Monday, October 23, 2006
However, TFS is not very ideal for single-man shops like myself (yes, I do some software side projects from time to time). It's ideal for teams (even small ones) where collaboration of source code with the software development process is important (this should be the case with any shop). It's also not very free. I'm a bit of a cheap skate, so all-free was definitely more appealing.
In the past I've played with CVS and liked it. It's been around for a long time and has a decent Windows implementation that installs an easy-to-manage Windows service. However, CVS has its well-known shortcomings. These shortcomings are the primary reason for the creation of Subversion (SVN), which is very CVS-like, but better in many ways.
The only down side to SVN, it seemed, was that it didn't have a very good Windows implementation. Specifically, the server install did not include a Windows service. You had to come up with some other way of keeping your SVN process (or daemon as they call it) running using a 3rd party Windows service wrapper or the like.
Well, digging further, I recently discovered that it's not too difficult to use SVN with Apache, which is an open source web server that has a very nice Windows implementation. Accessing SVN via Apache (i.e. HTTP) is ideal because it allows you to easily browse your repository, and it works great with TortoiseSVN (my preferred SVN client) which uses WebDAV to communicate with SVN via HTTP. In fact I found the best resource for setting all this up was in the TortoiseSVN documentation itself.
Very cool! Now, I'm a die-hard SVN fan.
My email story goes something like this:
- Way back in the day, used whatever email address my ISP gave me. I quickly gave this up for a free Yahoo Mail account, which allowed me to check my mail from anywhere and not give up the address if I changed ISP's.
- Purchased a domain name (twistedstream.com) and thought it would be cool to host my own mail server at home! I think I played with some 3rd party POP3 server at first. Then I switched to what all the cool Microsoft kids were using: Exchange.
- I finally got tired of my home server either going down (which, in all honesty, didn't happen very often) or my ever-reliable Internet connection dropping and consequently people complaining about not being able to send/receive email to/from me. So I switched back to a hosted solution called Everyone.net that would work with my domain name. I believe was able to access my email via POP3 and IMAP. I liked the IMAP capability because it was more like Exchange.
- Unfortunately Everyone.net only did email. All my calendar and contact data was still local to one machine. Then I decided to switch back (yes, back) to Yahoo Mail. Yahoo was also able to host my domain name as well as sync calendar and contacts with Outlook (this worked most of the time).
- Then a coworker turned me onto a hosted Exchange service at 1and1. Man, this had to be the Holy Grail of email (for Outlook users)! And, for the most part, it was. But then I took a new job where the OWA (Outlook Web Access) didn't play well with the corporate firewall; essentially it made checking my personal email next to impossible while at work.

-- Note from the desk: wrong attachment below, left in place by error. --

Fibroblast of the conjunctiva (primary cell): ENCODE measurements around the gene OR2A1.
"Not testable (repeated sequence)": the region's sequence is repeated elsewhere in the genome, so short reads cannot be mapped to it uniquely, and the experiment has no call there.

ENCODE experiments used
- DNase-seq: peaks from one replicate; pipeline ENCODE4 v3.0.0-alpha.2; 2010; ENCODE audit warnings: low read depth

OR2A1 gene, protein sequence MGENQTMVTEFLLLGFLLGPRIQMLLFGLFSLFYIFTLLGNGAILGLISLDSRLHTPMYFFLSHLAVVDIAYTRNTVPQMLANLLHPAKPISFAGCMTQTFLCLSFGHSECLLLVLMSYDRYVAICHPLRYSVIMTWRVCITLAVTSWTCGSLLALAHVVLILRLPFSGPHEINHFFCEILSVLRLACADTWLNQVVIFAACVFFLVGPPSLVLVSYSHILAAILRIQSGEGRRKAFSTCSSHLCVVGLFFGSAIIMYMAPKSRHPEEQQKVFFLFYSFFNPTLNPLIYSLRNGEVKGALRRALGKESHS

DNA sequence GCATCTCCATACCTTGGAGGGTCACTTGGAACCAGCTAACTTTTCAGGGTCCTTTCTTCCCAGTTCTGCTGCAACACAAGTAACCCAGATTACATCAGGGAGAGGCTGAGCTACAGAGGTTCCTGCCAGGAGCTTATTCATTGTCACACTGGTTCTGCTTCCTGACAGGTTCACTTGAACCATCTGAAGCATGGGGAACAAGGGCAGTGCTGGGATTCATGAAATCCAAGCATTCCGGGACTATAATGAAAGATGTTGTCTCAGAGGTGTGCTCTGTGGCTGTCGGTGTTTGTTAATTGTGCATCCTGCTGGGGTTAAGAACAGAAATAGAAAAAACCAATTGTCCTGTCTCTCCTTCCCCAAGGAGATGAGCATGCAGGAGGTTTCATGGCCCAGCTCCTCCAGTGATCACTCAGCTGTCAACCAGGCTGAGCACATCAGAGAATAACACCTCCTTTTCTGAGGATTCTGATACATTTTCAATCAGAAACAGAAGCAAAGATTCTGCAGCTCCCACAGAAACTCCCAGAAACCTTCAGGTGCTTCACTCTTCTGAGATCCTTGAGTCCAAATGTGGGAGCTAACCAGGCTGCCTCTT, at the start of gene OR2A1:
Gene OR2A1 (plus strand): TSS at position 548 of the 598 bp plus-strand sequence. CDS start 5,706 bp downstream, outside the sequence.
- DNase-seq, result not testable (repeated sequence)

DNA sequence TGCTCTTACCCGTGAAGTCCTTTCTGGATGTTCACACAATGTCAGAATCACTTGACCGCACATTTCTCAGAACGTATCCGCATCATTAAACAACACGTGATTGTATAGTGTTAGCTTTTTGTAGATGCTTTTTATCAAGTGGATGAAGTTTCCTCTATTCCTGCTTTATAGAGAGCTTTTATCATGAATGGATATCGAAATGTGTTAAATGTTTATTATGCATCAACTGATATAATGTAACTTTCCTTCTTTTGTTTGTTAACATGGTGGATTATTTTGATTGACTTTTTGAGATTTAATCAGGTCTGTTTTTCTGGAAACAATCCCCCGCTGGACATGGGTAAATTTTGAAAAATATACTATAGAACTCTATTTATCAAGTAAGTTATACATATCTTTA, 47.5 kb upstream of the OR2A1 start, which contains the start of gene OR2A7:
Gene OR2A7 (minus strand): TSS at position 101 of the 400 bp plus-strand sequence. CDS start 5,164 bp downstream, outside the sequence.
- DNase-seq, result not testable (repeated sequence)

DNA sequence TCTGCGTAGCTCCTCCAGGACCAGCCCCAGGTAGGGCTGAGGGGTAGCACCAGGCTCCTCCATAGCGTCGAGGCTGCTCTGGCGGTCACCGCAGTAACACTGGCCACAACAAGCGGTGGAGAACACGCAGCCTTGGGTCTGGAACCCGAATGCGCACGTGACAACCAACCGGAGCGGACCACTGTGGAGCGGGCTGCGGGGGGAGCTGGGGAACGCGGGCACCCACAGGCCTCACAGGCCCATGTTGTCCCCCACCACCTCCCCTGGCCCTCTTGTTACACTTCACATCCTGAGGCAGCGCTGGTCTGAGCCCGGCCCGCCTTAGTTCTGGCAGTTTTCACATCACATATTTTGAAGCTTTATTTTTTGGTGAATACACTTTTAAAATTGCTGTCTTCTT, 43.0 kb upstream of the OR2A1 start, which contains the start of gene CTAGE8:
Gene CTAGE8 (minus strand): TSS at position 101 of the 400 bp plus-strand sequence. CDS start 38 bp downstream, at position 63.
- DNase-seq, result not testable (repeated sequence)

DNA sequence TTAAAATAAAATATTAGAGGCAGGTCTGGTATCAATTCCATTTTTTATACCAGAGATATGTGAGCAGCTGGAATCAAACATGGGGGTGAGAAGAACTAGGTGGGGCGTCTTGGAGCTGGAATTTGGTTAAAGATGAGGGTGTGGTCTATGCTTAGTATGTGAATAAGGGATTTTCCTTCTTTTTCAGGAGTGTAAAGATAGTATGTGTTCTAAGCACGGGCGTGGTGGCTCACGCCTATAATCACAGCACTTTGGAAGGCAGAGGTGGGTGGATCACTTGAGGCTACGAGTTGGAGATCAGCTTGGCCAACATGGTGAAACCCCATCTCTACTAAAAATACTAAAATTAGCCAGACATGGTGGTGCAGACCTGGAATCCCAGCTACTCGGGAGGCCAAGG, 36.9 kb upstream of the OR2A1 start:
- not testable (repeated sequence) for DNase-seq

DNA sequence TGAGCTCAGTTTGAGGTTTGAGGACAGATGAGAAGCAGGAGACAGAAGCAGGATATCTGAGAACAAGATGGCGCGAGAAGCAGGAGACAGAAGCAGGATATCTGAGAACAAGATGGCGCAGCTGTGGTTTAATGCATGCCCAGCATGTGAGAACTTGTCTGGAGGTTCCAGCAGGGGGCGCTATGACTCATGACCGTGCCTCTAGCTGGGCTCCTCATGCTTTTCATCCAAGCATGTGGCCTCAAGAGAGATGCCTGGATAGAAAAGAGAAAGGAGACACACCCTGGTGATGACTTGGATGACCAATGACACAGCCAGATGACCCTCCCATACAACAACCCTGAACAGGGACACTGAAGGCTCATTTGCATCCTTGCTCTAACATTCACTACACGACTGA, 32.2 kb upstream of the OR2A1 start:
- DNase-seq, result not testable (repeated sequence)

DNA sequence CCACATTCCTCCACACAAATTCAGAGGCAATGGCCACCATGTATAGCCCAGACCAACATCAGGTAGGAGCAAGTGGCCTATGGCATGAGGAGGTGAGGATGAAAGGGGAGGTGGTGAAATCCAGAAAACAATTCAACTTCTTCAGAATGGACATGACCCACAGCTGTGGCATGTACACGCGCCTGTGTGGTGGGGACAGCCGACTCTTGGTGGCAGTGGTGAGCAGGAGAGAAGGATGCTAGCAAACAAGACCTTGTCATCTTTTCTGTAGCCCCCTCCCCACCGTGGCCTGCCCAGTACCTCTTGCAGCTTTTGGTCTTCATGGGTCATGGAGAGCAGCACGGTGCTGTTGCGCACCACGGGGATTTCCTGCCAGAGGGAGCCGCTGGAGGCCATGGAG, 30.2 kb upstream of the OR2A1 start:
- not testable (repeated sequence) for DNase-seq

Then enters Gmail.
I've actually had an account for some time (I picked one up back when it first came out and it was the latest rave). However, besides some of its different ways of organizing mail, it just seemed like another web mail client. However, two things peaked my interest and eventually made me switch:
- The ability to send email from any email address (not just your @gmail.com account). Yes, via a slick validation email, Gmail will allow you to send email from any account. Couple this with aliases set up in my MX record, and Gmail now becomes the center of my email universe.
- The ability to import all of my old email. Granted, this feature isn't provided out of the box by Gmail. You have to do some digging, but a free tool called the Gmail Loader allows you to import all of your old mail. And when I say all, I mean all. I was able to suck in email as far back as 2000 (which is all I had archived). The beauty of this is all of that email (over 1GB) is now labelled and searchable with Gmail's awesome search engine. And since Gmail gives you over 2.5GB of storage, I still have plenty of room.
One more feature that Gmail has that I like, but don't necessary use, is their POP3 access. Like many other hosted email services, you can use a rich email client (Outlook, Outlook Express, Thunderbird, etc) to pull down your email via the POP3 protocol. Gmail makes that experience better with the following added capabilities:
- More choices on how messages are stored on the server.
- The ability to send email from any email address that you've validated on the Gmail site.
- Having a copy of any email sent from your rich email client stored in the Sent Mail folder on the server (as long as you use the Gmail SMTP server in your client-side configuration).
Very cool stuff. I now feel content with my email :).
I have to say a big thanks to my friend Michael who's been using Gmail for some time now and got me re-interested.
Monday, October 09, 2006
So, I've made the move back to a hosted blog. For kicks, I decided to go with Blogger. They've been around a long time, have a pretty slick interface that's free, and the Blogger account integrates with my Google ID, which is cool.
Finally, regarding the subject of this post. In all this silliness, I thought it would be fun to make up an acronym to describe my blogging behaviors. BPTBEC stands for Blog Posts To Blog Engine Changes. Right now that ratio for me is at about 3.7. Hehe, I think most average bloggers would have a value in the 100's or 1000's. Well, at least I've got something to shoot for.